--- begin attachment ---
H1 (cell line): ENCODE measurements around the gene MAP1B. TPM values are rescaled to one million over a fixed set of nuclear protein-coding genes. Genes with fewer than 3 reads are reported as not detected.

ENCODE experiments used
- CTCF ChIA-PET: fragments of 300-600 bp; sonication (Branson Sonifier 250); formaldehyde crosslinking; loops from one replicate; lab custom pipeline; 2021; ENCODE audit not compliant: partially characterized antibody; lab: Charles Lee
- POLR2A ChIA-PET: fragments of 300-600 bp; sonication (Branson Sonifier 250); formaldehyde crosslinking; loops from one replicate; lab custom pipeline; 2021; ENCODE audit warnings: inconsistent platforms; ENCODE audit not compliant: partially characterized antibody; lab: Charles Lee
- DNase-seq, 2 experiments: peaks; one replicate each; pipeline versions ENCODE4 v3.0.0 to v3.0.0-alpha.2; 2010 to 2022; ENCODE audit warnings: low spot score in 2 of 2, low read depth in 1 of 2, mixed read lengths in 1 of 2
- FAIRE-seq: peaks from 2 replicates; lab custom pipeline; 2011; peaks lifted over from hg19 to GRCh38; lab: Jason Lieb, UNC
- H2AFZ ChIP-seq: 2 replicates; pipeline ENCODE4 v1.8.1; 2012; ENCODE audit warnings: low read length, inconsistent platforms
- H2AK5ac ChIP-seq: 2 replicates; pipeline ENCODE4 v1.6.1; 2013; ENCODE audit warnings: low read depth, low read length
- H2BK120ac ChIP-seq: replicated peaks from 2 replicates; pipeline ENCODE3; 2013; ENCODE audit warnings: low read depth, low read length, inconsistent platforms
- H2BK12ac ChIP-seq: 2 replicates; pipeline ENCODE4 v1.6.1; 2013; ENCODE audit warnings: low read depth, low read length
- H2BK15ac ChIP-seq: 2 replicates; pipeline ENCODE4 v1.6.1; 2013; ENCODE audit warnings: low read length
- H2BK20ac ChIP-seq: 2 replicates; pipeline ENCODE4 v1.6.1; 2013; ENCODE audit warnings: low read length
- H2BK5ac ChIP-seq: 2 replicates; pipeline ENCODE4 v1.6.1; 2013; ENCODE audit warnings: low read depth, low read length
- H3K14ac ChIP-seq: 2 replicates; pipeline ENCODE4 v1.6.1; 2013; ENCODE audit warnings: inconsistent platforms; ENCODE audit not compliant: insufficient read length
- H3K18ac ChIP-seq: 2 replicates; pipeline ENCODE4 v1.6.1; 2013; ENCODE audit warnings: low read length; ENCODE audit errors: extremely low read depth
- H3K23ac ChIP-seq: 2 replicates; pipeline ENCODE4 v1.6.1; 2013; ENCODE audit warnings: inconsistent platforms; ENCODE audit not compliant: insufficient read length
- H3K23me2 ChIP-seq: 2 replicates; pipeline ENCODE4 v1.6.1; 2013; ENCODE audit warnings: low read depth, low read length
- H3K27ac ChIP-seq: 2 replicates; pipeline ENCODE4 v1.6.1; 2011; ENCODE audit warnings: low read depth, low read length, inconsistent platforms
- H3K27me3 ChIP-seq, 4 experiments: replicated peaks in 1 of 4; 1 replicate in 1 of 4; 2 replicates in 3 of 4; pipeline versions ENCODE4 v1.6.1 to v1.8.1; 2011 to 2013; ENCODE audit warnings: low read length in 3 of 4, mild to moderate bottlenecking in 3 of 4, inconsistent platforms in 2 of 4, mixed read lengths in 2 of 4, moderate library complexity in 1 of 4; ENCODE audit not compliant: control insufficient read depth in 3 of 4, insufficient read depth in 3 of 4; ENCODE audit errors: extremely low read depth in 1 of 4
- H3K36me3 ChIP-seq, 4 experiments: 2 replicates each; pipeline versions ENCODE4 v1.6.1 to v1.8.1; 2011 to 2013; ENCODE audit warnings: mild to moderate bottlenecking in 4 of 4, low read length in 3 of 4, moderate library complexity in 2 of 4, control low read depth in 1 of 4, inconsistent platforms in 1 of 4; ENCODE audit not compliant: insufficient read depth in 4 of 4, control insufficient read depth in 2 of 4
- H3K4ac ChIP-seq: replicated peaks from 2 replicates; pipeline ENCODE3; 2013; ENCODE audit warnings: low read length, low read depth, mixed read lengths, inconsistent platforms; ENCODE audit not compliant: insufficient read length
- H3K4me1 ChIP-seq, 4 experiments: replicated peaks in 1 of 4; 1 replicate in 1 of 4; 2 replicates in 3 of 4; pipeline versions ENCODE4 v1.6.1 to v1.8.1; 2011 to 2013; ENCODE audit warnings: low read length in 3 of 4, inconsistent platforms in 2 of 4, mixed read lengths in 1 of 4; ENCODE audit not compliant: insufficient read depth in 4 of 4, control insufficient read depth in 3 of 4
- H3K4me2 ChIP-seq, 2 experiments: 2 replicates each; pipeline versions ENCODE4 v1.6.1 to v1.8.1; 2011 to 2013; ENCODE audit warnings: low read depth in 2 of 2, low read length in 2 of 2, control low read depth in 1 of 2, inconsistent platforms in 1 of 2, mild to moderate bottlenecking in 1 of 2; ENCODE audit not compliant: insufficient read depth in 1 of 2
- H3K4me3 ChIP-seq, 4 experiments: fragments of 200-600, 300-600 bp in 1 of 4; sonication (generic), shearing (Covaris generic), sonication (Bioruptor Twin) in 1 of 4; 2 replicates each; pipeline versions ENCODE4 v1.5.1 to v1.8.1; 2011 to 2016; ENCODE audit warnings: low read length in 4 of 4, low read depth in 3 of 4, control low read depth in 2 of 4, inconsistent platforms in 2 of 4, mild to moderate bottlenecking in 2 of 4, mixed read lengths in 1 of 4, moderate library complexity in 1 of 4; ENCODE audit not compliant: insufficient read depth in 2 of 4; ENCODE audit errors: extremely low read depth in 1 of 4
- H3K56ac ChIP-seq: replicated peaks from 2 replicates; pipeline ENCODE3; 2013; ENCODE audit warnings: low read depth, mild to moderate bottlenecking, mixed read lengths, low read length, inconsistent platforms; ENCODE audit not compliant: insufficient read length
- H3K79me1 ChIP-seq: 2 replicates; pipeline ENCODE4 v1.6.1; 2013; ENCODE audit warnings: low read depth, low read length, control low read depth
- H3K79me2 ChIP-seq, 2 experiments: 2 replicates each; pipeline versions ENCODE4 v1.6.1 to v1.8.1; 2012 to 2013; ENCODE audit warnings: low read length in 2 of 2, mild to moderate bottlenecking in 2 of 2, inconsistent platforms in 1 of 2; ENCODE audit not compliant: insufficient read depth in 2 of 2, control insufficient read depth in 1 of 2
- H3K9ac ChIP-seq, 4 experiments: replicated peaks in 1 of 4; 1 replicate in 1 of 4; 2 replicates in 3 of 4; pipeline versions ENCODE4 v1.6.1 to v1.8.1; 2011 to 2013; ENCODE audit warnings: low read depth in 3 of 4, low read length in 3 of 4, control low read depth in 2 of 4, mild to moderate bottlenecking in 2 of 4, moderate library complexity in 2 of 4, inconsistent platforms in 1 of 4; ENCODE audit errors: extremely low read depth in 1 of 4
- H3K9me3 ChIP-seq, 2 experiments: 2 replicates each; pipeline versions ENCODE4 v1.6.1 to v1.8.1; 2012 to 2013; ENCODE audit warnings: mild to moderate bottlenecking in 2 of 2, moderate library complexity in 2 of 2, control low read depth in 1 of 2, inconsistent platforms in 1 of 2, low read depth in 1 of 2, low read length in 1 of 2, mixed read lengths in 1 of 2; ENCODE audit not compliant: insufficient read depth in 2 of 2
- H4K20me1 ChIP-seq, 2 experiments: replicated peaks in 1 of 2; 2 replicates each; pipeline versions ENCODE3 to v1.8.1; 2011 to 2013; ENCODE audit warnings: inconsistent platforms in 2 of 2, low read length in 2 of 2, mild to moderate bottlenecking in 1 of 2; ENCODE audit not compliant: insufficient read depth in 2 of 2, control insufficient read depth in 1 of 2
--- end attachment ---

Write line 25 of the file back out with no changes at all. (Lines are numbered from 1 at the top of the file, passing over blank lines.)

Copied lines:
- H3K56ac ChIP-seq: replicated peaks from 2 replicates; pipeline ENCODE3; 2013; ENCODE audit warnings: low read depth, mild to moderate bottlenecking, mixed read lengths, low read length, inconsistent platforms; ENCODE audit not compliant: insufficient read length